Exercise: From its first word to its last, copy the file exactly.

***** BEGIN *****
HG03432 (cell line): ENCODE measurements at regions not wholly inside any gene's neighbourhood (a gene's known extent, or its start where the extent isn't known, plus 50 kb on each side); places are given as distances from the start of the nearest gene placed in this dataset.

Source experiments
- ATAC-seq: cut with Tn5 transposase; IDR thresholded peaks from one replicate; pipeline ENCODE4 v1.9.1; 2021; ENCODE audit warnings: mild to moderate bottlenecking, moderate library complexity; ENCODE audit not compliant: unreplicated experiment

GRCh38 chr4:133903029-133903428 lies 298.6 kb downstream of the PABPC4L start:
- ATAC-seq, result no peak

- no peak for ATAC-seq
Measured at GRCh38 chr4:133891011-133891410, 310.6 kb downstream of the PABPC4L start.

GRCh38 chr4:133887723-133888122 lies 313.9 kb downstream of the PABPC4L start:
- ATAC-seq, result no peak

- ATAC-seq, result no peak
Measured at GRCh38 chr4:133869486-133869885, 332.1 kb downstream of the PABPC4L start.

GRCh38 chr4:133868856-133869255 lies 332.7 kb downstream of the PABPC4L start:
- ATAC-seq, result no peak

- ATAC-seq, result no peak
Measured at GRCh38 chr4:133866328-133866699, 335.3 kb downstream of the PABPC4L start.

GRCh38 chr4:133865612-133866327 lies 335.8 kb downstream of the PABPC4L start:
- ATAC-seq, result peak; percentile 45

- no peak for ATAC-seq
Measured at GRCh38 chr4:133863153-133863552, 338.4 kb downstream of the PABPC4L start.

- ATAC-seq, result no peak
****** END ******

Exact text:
HG03432 (cell line): ENCODE measurements at regions not wholly inside any gene's neighbourhood (a gene's known extent, or its start where the extent isn't known, plus 50 kb on each side); places are given as distances from the start of the nearest gene placed in this dataset.

Source experiments
- ATAC-seq: cut with Tn5 transposase; IDR thresholded peaks from one replicate; pipeline ENCODE4 v1.9.1; 2021; ENCODE audit warnings: mild to moderate bottlenecking, moderate library complexity; ENCODE audit not compliant: unreplicated experiment

GRCh38 chr4:133903029-133903428 lies 298.6 kb downstream of the PABPC4L start:
- ATAC-seq, result no peak

- no peak for ATAC-seq
Measured at GRCh38 chr4:133891011-133891410, 310.6 kb downstream of the PABPC4L start.

GRCh38 chr4:133887723-133888122 lies 313.9 kb downstream of the PABPC4L start:
- ATAC-seq, result no peak

- ATAC-seq, result no peak
Measured at GRCh38 chr4:133869486-133869885, 332.1 kb downstream of the PABPC4L start.

GRCh38 chr4:133868856-133869255 lies 332.7 kb downstream of the PABPC4L start:
- ATAC-seq, result no peak

- ATAC-seq, result no peak
Measured at GRCh38 chr4:133866328-133866699, 335.3 kb downstream of the PABPC4L start.

GRCh38 chr4:133865612-133866327 lies 335.8 kb downstream of the PABPC4L start:
- ATAC-seq, result peak; percentile 45

- no peak for ATAC-seq
Measured at GRCh38 chr4:133863153-133863552, 338.4 kb downstream of the PABPC4L start.

- ATAC-seq, result no peak